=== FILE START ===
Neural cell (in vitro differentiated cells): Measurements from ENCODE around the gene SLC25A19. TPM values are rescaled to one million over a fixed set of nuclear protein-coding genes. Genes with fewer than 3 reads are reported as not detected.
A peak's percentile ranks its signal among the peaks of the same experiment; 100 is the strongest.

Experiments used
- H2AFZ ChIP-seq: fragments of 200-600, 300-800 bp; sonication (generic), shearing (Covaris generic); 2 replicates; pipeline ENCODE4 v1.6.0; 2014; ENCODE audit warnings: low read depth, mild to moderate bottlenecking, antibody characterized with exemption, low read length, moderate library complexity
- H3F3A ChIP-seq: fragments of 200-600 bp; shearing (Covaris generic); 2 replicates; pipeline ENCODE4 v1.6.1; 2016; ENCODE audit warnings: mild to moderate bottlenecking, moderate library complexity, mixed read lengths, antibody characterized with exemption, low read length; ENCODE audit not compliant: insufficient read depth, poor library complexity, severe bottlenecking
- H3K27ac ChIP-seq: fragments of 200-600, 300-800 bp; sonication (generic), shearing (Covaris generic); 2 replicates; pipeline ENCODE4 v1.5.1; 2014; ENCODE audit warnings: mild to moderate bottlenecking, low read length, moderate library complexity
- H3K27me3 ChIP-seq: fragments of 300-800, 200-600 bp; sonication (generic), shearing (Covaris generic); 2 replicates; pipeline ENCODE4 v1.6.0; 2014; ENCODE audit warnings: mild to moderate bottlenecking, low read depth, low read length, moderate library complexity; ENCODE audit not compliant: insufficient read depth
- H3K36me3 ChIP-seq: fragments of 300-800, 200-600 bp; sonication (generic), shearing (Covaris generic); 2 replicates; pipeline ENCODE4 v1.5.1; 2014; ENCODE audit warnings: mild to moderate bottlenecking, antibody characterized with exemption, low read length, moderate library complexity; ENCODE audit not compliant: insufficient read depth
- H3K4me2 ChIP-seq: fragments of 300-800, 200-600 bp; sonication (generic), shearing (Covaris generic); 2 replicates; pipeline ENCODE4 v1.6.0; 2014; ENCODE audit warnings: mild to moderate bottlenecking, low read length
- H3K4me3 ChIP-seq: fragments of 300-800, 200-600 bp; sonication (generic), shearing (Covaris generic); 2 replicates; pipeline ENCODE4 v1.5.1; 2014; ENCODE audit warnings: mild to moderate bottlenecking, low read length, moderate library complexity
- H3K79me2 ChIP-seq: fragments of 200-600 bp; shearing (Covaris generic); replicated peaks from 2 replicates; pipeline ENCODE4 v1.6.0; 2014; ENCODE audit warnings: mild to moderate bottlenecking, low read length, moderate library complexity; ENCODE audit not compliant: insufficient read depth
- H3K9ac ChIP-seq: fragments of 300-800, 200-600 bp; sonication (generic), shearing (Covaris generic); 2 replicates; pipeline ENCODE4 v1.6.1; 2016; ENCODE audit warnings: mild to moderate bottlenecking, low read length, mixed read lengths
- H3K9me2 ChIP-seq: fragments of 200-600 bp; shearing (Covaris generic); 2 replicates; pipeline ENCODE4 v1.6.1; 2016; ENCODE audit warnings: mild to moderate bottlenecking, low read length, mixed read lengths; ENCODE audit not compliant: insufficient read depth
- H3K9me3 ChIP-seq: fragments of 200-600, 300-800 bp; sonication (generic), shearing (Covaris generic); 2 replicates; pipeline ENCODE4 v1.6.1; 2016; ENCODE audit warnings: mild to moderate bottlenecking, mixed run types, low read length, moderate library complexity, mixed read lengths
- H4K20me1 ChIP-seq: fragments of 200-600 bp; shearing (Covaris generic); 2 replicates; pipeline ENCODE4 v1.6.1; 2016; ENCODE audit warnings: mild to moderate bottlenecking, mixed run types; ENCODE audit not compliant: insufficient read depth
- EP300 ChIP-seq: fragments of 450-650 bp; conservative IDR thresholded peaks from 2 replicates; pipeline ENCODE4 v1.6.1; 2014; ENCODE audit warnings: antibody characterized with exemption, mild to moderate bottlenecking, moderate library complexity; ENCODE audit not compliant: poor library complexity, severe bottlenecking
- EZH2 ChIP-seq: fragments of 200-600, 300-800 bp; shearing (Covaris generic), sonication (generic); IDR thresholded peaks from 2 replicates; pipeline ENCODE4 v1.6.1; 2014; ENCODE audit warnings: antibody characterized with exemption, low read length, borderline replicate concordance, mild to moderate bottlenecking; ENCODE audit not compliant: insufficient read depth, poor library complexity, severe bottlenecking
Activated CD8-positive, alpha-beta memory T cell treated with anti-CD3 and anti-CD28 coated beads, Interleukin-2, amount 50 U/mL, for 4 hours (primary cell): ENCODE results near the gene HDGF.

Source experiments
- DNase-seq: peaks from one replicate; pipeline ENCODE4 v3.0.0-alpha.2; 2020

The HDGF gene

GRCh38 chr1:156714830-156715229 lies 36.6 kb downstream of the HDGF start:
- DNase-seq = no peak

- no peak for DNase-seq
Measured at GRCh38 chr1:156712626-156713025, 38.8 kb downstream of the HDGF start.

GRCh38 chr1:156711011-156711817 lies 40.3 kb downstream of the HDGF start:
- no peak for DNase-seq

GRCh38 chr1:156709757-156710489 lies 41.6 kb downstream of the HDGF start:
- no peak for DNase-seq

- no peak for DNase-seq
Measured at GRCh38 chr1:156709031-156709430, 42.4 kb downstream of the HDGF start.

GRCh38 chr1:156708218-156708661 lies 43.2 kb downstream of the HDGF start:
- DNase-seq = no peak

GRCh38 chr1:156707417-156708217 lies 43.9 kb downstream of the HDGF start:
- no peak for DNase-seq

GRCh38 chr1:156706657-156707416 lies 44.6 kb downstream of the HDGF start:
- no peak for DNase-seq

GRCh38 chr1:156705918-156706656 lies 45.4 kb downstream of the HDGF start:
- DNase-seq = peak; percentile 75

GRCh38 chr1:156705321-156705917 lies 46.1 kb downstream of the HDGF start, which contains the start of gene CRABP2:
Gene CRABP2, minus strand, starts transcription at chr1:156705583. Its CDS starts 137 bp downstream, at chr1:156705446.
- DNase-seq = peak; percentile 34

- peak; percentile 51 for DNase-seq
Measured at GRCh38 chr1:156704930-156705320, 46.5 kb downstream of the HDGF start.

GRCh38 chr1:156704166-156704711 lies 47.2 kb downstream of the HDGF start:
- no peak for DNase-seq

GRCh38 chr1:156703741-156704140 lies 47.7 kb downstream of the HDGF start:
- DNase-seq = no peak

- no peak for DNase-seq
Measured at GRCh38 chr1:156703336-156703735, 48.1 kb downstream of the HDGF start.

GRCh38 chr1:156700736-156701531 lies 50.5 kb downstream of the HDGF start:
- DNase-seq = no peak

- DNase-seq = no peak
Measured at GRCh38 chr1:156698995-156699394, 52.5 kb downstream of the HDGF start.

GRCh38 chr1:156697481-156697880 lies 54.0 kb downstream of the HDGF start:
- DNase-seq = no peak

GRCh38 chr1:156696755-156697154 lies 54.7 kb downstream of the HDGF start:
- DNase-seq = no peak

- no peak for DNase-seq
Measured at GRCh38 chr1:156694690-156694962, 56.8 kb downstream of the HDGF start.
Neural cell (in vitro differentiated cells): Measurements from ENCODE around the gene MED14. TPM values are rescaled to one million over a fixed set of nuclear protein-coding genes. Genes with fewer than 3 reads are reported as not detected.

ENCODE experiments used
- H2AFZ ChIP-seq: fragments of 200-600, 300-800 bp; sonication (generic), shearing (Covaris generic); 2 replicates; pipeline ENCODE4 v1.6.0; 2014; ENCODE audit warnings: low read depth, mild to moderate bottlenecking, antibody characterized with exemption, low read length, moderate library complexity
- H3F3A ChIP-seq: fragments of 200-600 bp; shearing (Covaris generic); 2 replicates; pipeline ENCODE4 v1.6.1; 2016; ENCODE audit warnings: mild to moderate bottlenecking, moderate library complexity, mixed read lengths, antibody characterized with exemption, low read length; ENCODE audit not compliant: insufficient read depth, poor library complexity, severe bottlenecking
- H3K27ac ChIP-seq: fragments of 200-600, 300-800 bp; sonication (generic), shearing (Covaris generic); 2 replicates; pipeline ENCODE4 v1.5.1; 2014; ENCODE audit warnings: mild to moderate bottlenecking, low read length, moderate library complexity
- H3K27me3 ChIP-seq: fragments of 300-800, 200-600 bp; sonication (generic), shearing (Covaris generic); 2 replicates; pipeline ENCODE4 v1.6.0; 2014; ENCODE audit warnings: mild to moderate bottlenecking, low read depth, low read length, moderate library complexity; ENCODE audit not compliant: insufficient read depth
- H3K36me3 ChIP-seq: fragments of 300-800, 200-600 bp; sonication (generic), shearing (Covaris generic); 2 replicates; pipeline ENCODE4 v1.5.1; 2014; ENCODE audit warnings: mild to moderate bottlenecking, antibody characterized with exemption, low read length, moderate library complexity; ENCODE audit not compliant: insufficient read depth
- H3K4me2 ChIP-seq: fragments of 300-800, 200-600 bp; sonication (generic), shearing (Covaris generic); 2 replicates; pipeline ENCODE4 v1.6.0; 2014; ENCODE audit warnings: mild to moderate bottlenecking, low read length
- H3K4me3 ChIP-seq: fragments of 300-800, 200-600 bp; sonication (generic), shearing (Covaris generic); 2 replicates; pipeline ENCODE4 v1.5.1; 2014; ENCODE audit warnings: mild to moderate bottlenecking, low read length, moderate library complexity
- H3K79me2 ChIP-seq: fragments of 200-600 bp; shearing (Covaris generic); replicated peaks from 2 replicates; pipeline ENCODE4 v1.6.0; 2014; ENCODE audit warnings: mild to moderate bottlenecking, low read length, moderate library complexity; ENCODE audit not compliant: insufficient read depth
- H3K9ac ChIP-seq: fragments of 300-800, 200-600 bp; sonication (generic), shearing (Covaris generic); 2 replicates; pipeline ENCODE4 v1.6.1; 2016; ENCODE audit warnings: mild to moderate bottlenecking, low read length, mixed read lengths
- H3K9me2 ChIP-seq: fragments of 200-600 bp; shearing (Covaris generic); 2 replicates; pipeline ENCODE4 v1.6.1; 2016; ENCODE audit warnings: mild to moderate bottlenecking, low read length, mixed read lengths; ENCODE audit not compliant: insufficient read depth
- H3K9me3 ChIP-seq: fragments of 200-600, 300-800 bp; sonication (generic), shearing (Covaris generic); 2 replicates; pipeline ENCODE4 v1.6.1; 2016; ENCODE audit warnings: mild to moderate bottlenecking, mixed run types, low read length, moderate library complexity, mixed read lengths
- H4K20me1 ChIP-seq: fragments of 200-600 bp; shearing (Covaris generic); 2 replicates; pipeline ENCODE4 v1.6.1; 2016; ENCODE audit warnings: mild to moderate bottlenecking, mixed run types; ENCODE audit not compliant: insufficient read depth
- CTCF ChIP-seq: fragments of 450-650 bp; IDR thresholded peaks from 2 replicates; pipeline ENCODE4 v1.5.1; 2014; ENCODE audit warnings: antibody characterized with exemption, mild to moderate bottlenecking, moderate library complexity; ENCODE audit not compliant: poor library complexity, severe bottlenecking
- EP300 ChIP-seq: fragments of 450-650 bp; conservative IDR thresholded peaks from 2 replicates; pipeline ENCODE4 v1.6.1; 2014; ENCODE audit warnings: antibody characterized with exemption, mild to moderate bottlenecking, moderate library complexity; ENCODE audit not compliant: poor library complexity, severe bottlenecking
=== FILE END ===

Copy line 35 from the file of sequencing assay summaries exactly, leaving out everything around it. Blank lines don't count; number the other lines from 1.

- no peak for DNase-seq